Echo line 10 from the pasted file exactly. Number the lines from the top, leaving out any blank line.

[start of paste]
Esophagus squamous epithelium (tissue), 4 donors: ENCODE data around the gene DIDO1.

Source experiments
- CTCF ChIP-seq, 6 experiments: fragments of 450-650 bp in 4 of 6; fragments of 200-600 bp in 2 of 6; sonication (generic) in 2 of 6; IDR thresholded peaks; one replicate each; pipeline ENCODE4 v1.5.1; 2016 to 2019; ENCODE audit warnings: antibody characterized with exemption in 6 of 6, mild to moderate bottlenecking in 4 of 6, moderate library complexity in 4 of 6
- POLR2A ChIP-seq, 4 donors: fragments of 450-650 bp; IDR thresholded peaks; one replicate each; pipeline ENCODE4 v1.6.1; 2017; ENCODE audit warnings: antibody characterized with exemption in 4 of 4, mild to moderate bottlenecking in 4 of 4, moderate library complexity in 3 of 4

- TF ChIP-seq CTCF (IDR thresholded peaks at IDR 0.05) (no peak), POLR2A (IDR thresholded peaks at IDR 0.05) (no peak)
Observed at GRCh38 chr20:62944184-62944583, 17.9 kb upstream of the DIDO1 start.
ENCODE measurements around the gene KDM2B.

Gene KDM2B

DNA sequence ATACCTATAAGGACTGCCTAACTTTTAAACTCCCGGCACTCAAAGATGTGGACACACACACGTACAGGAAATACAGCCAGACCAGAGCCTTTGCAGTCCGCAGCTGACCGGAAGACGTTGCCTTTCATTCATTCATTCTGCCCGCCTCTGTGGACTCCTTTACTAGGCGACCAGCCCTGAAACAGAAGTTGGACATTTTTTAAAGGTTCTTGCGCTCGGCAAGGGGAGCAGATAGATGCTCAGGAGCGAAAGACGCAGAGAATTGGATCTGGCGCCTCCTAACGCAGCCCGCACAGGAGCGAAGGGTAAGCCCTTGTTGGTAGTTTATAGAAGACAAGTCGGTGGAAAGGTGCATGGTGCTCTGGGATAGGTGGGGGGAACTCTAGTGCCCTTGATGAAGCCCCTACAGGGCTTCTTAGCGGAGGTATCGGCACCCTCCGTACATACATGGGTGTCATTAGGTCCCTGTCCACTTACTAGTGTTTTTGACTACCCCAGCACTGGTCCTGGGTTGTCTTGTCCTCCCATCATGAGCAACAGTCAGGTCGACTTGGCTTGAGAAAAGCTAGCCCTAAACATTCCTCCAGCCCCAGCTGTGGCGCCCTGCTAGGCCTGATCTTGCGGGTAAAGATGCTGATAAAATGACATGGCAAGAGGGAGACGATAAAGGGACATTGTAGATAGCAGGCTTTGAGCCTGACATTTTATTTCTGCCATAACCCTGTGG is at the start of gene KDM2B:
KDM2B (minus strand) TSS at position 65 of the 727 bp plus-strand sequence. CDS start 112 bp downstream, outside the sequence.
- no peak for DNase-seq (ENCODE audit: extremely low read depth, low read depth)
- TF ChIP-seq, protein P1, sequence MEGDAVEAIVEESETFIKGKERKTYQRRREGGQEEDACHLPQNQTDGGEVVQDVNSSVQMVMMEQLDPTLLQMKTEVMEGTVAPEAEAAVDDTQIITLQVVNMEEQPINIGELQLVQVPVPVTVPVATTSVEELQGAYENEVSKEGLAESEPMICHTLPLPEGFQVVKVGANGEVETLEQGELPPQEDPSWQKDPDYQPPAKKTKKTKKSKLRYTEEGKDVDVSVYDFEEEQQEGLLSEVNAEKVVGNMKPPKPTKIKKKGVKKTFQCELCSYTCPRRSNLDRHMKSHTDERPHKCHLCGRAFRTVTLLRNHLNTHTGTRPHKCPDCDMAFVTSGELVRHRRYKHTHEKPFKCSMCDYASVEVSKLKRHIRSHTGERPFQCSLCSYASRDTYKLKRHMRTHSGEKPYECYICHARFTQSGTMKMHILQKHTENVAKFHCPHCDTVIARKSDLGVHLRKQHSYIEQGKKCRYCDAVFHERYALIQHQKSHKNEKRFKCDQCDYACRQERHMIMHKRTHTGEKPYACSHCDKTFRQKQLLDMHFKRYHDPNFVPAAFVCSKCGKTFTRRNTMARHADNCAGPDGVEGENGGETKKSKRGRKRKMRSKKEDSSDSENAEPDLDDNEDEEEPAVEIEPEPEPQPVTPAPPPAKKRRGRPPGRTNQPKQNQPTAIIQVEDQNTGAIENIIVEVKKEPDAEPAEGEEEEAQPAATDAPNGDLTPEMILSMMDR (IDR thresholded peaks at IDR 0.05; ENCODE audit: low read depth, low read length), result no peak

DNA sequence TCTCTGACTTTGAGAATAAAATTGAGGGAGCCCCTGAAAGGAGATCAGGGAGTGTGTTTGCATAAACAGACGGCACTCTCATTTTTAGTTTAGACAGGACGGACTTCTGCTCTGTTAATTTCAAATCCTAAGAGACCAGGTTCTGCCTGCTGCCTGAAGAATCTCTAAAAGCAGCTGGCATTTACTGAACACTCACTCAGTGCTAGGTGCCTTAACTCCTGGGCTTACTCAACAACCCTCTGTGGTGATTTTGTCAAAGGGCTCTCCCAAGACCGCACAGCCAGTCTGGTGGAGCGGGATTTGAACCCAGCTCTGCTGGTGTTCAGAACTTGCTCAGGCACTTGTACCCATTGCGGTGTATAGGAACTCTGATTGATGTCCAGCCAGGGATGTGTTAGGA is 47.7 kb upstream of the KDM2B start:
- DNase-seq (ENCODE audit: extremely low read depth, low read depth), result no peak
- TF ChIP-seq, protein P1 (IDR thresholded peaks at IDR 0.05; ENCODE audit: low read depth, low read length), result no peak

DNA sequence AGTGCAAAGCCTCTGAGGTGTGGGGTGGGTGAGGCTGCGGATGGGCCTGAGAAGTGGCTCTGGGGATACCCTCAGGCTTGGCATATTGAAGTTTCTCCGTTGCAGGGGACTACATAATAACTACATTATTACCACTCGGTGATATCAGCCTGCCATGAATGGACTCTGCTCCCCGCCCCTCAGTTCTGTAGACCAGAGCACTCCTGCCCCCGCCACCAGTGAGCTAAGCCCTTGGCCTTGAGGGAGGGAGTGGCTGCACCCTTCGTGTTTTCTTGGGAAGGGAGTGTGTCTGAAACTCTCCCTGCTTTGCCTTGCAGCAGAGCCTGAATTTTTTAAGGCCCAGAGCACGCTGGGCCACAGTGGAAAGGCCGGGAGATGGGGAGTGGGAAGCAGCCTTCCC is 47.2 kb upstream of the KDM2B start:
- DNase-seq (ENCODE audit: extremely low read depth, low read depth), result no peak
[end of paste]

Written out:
KDM2B (minus strand) TSS at position 65 of the 727 bp plus-strand sequence. CDS start 112 bp downstream, outside the sequence.